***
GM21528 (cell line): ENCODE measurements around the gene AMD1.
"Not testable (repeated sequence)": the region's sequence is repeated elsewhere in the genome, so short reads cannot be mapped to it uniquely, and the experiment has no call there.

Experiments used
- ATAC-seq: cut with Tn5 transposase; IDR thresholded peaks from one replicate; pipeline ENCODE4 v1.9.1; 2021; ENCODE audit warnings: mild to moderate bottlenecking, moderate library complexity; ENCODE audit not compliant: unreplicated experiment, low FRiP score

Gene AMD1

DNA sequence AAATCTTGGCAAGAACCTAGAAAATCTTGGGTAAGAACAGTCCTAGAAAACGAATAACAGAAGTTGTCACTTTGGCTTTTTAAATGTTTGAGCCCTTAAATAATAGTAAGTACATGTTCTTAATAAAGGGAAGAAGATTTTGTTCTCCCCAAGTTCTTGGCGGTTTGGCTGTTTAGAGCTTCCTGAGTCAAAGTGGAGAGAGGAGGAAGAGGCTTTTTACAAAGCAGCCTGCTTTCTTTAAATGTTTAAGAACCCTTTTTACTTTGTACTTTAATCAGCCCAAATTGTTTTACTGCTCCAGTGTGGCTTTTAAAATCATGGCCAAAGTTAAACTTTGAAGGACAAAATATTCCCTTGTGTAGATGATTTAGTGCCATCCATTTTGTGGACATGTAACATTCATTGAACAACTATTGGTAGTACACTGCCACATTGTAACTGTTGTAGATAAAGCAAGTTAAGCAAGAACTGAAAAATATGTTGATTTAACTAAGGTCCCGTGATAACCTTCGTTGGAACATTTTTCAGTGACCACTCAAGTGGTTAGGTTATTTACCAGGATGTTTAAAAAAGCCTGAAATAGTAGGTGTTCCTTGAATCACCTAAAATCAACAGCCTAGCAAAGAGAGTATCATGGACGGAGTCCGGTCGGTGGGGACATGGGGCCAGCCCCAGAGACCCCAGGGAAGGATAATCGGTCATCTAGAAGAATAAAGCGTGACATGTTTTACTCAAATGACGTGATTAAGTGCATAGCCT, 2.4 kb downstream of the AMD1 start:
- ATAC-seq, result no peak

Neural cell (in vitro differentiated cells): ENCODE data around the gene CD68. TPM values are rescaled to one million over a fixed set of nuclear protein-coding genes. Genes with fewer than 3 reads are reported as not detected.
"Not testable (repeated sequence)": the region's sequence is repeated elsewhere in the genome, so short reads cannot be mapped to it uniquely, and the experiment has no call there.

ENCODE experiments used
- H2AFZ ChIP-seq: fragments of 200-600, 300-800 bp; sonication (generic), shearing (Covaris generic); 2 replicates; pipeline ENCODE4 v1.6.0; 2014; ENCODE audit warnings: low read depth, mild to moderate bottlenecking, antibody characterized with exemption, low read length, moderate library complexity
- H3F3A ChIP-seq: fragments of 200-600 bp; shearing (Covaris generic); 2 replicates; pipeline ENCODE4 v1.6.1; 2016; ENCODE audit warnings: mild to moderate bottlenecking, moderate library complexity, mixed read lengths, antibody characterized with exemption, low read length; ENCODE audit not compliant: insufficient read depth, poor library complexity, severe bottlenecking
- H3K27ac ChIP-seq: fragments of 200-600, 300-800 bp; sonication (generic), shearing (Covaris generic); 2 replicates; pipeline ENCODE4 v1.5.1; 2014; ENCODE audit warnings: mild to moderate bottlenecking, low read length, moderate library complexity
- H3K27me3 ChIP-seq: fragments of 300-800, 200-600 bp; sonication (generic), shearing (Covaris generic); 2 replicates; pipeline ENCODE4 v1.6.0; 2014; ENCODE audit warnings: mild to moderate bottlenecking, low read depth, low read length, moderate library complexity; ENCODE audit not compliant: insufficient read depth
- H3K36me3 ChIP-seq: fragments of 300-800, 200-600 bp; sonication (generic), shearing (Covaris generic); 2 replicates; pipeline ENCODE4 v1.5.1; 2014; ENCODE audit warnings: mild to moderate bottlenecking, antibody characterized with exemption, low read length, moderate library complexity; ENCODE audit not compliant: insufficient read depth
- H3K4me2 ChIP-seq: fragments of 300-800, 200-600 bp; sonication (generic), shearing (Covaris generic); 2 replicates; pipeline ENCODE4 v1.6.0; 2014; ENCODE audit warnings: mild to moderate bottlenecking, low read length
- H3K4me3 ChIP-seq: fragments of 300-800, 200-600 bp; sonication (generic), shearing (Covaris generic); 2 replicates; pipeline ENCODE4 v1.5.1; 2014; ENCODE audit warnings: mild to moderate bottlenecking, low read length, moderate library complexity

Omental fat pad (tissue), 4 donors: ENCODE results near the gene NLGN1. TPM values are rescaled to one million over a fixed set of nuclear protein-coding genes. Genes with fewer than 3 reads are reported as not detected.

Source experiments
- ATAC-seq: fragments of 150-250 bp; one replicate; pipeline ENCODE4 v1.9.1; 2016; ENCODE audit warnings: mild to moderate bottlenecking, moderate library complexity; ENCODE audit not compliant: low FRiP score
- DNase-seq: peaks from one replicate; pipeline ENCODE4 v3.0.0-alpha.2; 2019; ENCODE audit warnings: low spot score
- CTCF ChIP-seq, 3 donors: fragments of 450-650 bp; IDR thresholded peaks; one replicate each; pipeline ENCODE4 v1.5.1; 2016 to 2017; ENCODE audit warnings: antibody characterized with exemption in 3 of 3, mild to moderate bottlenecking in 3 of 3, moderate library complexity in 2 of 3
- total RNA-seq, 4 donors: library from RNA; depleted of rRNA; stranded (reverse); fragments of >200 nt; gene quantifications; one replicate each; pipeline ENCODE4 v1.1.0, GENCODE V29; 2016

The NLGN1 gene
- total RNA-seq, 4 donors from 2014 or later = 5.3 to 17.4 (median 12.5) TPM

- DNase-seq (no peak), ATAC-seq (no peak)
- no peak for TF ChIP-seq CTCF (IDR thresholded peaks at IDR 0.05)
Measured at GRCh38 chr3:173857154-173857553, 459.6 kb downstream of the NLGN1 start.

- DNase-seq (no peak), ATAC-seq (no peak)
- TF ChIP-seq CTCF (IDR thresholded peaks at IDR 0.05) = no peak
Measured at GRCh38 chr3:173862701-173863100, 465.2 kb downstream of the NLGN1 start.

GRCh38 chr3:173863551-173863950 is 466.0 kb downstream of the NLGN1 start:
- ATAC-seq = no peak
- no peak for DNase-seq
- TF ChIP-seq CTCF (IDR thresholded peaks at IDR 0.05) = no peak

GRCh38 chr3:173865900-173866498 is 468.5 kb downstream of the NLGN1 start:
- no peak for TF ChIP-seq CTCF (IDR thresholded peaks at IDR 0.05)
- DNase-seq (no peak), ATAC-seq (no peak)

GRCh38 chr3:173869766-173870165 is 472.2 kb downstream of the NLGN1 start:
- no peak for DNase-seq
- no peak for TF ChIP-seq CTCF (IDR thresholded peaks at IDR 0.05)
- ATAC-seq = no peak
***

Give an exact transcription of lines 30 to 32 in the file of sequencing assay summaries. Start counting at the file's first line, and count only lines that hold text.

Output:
- TF ChIP-seq CTCF (IDR thresholded peaks at IDR 0.05) = no peak
Measured at GRCh38 chr3:173862701-173863100, 465.2 kb downstream of the NLGN1 start.

GRCh38 chr3:173863551-173863950 is 466.0 kb downstream of the NLGN1 start: